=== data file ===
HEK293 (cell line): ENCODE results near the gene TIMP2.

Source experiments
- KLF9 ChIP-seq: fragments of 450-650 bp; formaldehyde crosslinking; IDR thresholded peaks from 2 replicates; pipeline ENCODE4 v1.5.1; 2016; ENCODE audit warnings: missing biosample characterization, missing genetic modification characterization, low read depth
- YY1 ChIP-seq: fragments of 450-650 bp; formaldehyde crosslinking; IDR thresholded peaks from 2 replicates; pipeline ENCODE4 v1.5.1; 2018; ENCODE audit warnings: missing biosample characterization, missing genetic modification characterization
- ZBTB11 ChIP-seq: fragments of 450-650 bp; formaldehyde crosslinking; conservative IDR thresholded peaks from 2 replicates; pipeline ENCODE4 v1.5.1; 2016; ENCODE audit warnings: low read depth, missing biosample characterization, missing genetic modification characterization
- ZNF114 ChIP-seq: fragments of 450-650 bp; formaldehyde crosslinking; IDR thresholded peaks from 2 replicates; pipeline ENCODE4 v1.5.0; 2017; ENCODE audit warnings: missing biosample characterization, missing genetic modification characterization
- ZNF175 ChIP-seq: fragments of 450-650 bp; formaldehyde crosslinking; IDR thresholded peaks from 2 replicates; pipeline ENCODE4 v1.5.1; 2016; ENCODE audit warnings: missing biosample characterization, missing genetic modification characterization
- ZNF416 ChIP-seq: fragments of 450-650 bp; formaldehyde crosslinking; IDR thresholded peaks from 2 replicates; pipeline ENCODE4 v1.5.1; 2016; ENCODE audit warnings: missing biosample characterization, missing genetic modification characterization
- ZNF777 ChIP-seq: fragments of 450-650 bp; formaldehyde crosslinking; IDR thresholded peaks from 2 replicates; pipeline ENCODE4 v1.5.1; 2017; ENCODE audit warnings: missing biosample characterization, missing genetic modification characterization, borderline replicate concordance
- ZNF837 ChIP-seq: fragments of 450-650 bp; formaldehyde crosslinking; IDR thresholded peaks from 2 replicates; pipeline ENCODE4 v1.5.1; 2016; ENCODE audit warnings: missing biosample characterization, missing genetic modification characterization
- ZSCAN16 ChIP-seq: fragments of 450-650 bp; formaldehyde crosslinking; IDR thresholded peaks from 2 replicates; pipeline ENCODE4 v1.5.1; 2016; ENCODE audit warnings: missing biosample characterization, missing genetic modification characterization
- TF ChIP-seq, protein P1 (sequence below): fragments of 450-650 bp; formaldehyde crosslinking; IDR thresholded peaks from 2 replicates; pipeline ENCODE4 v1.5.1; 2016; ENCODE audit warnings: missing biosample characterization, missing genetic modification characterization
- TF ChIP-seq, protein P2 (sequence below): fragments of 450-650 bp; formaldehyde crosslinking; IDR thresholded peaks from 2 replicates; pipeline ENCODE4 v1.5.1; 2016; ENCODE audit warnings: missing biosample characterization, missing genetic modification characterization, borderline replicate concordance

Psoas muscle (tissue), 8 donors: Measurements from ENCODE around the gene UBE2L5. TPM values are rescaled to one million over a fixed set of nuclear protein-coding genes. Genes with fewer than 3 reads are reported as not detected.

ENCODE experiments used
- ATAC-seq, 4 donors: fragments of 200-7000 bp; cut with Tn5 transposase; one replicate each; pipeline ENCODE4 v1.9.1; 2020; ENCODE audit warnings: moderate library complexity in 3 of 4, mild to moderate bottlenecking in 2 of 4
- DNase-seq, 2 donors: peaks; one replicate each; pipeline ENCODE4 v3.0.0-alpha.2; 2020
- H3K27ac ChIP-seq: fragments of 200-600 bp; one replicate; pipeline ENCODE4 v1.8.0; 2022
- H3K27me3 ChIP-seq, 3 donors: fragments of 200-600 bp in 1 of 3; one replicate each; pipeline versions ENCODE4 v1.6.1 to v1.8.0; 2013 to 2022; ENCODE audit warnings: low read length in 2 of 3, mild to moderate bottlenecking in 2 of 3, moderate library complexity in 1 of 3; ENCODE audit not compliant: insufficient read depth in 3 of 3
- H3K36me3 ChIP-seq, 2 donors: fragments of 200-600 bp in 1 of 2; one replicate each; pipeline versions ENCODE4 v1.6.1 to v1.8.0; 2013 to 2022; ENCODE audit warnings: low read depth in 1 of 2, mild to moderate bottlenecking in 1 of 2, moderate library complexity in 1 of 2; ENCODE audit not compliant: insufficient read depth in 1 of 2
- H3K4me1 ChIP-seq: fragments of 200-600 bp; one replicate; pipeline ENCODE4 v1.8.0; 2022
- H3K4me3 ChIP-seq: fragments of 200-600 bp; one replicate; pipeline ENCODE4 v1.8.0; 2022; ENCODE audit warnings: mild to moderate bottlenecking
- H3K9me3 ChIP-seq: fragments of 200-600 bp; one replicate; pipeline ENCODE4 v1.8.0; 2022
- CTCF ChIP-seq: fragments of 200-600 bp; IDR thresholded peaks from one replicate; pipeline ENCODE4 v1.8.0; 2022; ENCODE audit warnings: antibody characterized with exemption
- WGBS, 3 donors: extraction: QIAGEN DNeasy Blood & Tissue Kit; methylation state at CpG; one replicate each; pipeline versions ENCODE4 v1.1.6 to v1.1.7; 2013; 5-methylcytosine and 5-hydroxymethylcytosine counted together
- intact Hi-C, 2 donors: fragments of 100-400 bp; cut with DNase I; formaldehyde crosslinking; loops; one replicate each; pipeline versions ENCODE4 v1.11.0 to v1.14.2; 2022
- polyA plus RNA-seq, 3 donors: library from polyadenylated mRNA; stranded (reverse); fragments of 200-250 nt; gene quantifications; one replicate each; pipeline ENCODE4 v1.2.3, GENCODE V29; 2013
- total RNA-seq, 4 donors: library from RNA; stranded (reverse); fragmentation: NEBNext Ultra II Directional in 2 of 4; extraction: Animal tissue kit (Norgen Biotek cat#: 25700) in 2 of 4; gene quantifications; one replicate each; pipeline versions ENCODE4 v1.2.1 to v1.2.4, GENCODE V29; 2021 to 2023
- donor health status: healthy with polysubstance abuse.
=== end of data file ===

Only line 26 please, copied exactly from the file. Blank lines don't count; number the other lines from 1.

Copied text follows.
- intact Hi-C, 2 donors: fragments of 100-400 bp; cut with DNase I; formaldehyde crosslinking; loops; one replicate each; pipeline versions ENCODE4 v1.11.0 to v1.14.2; 2022